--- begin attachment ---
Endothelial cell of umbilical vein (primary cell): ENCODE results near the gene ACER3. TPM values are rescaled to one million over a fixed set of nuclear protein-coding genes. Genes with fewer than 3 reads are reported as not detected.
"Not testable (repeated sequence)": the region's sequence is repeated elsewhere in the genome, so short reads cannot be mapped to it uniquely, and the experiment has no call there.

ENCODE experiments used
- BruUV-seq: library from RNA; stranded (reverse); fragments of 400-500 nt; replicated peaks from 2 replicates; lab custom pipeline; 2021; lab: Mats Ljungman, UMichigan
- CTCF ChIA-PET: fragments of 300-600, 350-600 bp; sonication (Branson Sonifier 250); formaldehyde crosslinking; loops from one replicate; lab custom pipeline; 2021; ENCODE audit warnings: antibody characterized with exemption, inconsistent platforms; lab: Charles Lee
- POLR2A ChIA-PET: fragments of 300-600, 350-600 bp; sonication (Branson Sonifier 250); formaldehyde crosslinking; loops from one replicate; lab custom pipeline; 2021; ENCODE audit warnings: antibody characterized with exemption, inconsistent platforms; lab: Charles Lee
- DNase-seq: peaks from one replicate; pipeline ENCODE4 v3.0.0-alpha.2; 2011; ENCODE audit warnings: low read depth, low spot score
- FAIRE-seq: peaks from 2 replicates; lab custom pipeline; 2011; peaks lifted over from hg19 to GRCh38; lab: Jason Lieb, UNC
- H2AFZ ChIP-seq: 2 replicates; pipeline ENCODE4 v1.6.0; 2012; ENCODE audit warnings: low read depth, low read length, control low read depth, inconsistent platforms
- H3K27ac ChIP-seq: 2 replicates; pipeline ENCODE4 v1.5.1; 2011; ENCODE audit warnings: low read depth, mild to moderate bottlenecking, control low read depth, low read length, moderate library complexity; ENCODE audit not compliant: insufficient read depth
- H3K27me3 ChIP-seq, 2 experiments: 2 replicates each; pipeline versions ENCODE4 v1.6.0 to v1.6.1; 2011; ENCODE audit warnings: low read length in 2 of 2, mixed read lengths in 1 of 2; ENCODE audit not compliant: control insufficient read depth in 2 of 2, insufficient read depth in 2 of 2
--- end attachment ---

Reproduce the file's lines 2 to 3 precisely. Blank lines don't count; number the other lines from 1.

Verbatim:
"Not testable (repeated sequence)": the region's sequence is repeated elsewhere in the genome, so short reads cannot be mapped to it uniquely, and the experiment has no call there.

ENCODE experiments used